Learn Astrophotography

Astrophotography 101 is completely free for everyone. All of the lessons are available on the Lonely Speck Astrophotography 101 page for you to access at any time. Enter your email and whenever we post a new lesson you’ll receive it in your inbox. We won’t spam you and your email will stay secure. Furthermore, updates will be sent out only periodically, usually less than once per week.

Help us help you!

Believe it or not, Lonely Speck is my full-time job. It’s been an amazing experience for us to see a community develop around learning astrophotography and we’re so happy to be a small part of it. I have learned that amazing things happen when you ask for help so remember that we are always here for you. If you have any questions about photography or just want to share a story, contact us! If you find the articles here helpful, consider helping us out with a donation.

Donate

Thanks so much for being a part of our astrophotography adventure.

-Ian

100 Replies to “Astrophotography 101: A Lesson Series on Photographing the Milky Way”

    1. Paul, I think your suggestion fits in well with what BagEndBrewery mentioned below. Looks like I’ll be adding an “Advanced Exposure Stacking” lesson where we will talk about both noise reduction and a great way to really bring out faint details.

  1. Absolutely thrilled about what’s coming out of this. The future articles breakdown is already making me drool 🙂 All the best buddy, wherever you are! Thanks for the effort you put into this, hopefully there will be a way to give back.

    1. Thanks Corrado! Others have suggested a donation button… perhaps we can make that happen. Of course, I’m just happy seeing all the positive response.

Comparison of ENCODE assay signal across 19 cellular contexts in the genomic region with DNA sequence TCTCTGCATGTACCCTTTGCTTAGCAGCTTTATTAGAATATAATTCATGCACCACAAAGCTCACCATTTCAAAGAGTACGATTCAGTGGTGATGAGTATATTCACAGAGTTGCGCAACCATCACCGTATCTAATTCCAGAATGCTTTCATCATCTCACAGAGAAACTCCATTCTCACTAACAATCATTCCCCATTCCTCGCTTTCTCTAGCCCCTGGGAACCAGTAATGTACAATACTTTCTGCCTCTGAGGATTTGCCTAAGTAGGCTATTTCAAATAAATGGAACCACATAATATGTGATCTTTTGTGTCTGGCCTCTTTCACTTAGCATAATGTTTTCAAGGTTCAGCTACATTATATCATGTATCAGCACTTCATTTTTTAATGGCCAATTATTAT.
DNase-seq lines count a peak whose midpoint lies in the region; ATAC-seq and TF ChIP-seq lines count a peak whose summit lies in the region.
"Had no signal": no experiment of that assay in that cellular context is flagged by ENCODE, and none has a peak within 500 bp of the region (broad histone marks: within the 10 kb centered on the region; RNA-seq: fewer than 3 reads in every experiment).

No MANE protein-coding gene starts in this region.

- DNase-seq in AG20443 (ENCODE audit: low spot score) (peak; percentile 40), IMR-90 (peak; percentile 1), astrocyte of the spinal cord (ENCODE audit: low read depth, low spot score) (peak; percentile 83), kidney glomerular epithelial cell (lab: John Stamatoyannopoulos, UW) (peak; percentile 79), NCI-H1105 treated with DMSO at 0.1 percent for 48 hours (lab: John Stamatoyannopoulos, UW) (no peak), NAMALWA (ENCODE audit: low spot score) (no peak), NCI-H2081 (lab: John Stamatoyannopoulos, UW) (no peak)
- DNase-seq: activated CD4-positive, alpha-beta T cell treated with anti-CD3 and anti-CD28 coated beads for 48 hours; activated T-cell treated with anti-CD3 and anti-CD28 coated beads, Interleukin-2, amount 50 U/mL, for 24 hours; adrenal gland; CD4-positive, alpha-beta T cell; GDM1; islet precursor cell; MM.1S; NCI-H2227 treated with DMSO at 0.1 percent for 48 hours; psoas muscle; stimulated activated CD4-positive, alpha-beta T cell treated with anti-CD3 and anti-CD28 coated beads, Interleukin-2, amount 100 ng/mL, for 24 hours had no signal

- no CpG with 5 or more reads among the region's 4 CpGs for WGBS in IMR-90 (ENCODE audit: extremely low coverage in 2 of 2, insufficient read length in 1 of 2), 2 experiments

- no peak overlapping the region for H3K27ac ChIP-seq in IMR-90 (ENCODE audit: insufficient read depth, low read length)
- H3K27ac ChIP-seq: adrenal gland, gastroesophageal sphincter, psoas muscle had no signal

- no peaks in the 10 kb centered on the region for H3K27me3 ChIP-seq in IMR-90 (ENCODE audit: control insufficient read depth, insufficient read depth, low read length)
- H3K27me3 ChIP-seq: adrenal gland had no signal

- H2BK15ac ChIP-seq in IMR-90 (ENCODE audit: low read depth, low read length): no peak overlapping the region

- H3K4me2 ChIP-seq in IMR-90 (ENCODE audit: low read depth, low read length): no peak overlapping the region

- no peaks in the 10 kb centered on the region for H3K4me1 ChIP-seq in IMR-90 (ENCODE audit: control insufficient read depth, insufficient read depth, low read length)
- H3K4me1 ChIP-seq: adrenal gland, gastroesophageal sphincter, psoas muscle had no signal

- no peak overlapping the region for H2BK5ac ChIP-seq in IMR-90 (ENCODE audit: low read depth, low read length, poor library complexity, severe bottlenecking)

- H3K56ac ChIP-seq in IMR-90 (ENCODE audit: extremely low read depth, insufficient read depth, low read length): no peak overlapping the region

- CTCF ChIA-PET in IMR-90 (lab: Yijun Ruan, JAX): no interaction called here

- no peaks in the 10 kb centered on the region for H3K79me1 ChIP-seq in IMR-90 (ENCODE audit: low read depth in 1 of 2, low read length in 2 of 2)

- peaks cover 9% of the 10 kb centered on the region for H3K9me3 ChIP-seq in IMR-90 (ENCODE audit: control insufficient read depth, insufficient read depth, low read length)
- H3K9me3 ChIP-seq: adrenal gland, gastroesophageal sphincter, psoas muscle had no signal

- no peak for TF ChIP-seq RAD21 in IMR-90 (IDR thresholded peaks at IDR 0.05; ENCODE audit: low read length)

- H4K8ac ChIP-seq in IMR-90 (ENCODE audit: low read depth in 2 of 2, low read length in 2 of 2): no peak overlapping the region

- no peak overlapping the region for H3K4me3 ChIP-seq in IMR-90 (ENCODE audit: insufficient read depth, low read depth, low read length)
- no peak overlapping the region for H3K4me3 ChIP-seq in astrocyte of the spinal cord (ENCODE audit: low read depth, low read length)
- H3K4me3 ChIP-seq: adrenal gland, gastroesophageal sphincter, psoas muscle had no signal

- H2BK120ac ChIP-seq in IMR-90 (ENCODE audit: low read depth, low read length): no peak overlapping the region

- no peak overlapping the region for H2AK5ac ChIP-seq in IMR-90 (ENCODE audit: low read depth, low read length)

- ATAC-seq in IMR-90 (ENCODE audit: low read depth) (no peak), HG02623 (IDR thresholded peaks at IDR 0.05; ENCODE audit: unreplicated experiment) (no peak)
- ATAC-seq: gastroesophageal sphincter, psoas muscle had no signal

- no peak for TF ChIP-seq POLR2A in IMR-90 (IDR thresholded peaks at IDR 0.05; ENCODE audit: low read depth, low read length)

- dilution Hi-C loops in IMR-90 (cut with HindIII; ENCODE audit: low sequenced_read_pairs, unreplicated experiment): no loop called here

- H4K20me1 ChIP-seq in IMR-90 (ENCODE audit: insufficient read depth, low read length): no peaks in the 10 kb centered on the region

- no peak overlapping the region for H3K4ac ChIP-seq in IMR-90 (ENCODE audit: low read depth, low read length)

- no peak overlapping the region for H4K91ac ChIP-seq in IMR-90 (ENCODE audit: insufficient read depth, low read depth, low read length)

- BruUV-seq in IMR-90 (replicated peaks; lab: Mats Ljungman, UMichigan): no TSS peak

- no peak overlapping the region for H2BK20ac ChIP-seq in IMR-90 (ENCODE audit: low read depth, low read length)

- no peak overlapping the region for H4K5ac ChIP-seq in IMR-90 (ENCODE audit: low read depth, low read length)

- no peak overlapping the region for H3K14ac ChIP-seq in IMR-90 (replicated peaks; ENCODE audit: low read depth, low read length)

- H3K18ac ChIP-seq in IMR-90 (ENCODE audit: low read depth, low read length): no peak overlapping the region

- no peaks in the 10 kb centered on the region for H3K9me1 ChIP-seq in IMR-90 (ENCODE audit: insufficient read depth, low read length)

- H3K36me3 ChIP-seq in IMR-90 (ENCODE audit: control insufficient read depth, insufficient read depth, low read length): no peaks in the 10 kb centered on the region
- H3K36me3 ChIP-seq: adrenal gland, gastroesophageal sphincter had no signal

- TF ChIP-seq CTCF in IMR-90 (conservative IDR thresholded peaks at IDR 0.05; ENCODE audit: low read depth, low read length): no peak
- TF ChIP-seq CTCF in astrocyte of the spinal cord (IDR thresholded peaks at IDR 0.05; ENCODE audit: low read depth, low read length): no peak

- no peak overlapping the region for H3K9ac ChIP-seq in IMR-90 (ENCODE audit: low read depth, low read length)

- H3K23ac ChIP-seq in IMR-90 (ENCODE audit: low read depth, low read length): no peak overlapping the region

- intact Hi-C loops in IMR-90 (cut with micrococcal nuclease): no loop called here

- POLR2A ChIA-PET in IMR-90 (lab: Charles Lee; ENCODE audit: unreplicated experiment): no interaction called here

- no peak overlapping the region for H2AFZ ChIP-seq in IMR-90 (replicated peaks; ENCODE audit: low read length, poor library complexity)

2. Do you have a writeup on your settings and post processing for that shot of the Orion Constellation? I don’t remember seeing that on your site before, but could have missed it.

    Thanks for all the free content! My only recommendation would be to keep up with the videos – especially on post-processing (those are really helpful). Your site has helped me figure out a lot – hoping to get some decent shots when I’m in a dark sky zone later this month for a week!

    1. I don’t but I will! I’ll add an advanced exposure stacking lesson for sure. Most of the new lessons will have video content to go with the lessons and I’ll probably be updating the older articles with video lessons too. Good luck on your shoot!

  3. Ian–I’m excited by the prospect of your Astrophotography 101 lessons because in prior contacts with you I have found you knowledgeable, helpful and very generous with your time. I very much like your lesson outline. I particularly look forward to your discussion of post-processing. (For example, what is the “right” color for the sky and Milky Way? Blue? Neutral? Something else? Is it up to each photographer’s own vision?) On another related topic, I wonder if there is room in your outline for “dealing with special situations”. (In fact, this already may be part of your lessons.) Here is an example of what I’m talking about. Several nights ago, I shot the Milky Way with a half moon in the sky at Gaviota State Park. In post processing using Lightroom 5 I’ve tried to reduce the brightness of the moon with some limited success. I’m wondering if there is anything else I can do. I think you get the idea of “dealing with special situations.” Anyway, looking forward to the lessons and thanks in advance.

    1. Hadley! I’m glad to see you here, I love your suggestions on color balance and shooting in “special situations” so I’ll try to make some lessons for both of those!

  4. I really appreciate your guides, they are well written and open up the world of astrophotography.
    I would like to support your site because I have used it so much, do you get click through referrals?
    if so I will make my purchases from here going forward. thanks so much!

    1. Thanks so much, we’re so happy to see so many people enjoying our articles! And yes! Any of the links to photo gear that we talk about on the site will help fund the site. It never costs you anything extra but we get a small commission to help support the site if you ever purchase through those links.

Leave a Reply

Your email address will not be published. Required fields are marked *

This site uses Akismet to reduce spam. Learn how your comment data is processed.